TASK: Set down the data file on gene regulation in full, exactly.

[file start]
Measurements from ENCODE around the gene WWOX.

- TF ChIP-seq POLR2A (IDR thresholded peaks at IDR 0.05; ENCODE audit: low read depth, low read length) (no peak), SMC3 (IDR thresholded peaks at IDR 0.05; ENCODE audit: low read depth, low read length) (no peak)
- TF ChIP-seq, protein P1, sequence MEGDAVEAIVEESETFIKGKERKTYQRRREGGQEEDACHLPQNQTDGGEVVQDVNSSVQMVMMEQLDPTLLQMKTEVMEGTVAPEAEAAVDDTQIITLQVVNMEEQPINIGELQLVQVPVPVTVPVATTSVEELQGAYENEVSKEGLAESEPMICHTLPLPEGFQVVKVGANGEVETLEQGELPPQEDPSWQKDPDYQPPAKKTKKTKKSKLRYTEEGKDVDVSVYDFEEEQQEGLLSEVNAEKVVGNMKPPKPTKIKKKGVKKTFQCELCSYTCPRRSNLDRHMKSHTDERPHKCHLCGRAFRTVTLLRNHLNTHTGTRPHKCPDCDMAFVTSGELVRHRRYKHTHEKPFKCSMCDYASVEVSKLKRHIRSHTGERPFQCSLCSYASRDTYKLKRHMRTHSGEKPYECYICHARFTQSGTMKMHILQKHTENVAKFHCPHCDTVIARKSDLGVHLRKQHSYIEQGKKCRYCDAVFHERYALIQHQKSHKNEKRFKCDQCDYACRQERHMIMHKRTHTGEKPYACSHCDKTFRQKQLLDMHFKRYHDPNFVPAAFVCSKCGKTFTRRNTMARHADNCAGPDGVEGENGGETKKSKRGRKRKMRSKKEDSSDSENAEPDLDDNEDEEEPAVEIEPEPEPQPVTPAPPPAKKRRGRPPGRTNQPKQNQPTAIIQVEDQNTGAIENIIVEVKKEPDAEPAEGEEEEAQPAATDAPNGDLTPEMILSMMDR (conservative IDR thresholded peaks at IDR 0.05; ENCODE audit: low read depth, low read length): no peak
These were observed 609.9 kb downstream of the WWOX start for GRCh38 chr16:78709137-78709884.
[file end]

Measurements from ENCODE around the gene WWOX.

- TF ChIP-seq POLR2A (IDR thresholded peaks at IDR 0.05; ENCODE audit: low read depth, low read length) (no peak), SMC3 (IDR thresholded peaks at IDR 0.05; ENCODE audit: low read depth, low read length) (no peak)
- TF ChIP-seq, protein P1, sequence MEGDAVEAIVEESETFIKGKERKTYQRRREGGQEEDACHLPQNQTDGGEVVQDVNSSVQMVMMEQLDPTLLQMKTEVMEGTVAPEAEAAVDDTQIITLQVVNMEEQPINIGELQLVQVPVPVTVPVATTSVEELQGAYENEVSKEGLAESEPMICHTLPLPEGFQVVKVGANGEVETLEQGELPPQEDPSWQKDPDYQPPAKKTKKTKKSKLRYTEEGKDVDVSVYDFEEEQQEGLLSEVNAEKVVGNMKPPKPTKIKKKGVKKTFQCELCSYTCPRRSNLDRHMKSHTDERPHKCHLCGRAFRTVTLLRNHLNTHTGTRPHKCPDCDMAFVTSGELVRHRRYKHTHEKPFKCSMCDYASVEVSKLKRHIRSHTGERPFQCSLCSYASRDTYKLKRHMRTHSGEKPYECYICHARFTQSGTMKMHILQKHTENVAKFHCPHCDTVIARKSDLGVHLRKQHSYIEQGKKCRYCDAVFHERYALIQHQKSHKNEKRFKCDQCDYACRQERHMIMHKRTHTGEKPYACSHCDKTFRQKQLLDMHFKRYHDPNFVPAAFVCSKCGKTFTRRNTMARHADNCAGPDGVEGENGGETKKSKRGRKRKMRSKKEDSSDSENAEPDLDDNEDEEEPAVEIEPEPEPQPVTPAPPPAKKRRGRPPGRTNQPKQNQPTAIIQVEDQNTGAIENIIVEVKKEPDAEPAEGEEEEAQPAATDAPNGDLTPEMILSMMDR (conservative IDR thresholded peaks at IDR 0.05; ENCODE audit: low read depth, low read length): no peak
These were observed 609.9 kb downstream of the WWOX start for GRCh38 chr16:78709137-78709884.